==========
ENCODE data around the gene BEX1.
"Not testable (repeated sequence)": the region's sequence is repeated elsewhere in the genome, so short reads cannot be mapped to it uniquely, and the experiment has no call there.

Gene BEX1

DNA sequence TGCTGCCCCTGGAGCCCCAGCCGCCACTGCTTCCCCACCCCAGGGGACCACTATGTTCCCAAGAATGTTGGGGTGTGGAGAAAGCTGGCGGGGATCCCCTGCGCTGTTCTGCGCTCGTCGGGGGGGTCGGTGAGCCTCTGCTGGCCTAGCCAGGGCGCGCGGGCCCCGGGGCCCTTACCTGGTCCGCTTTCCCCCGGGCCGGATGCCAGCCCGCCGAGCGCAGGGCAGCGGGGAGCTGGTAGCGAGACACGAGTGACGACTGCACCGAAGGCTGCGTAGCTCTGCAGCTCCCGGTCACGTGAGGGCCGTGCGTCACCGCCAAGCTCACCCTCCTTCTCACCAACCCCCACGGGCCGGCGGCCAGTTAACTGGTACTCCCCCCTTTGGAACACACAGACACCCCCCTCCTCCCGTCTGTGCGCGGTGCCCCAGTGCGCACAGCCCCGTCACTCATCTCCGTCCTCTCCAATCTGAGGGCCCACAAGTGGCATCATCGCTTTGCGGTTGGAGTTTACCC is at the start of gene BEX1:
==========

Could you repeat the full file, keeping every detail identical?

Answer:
ENCODE data around the gene BEX1.
"Not testable (repeated sequence)": the region's sequence is repeated elsewhere in the genome, so short reads cannot be mapped to it uniquely, and the experiment has no call there.

Gene BEX1

DNA sequence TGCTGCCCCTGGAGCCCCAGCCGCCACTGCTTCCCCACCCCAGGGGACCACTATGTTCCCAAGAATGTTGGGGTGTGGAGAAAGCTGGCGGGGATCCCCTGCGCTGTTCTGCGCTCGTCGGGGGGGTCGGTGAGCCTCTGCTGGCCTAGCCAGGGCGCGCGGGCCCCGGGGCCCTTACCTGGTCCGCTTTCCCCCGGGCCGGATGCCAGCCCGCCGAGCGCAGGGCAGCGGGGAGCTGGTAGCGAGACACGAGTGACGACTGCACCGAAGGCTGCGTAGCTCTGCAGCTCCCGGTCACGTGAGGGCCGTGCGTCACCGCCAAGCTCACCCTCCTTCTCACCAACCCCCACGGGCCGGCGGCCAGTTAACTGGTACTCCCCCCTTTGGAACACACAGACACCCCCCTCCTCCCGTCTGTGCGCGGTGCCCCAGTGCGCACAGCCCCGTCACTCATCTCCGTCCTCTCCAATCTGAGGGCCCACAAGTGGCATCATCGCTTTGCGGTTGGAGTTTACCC is at the start of gene BEX1: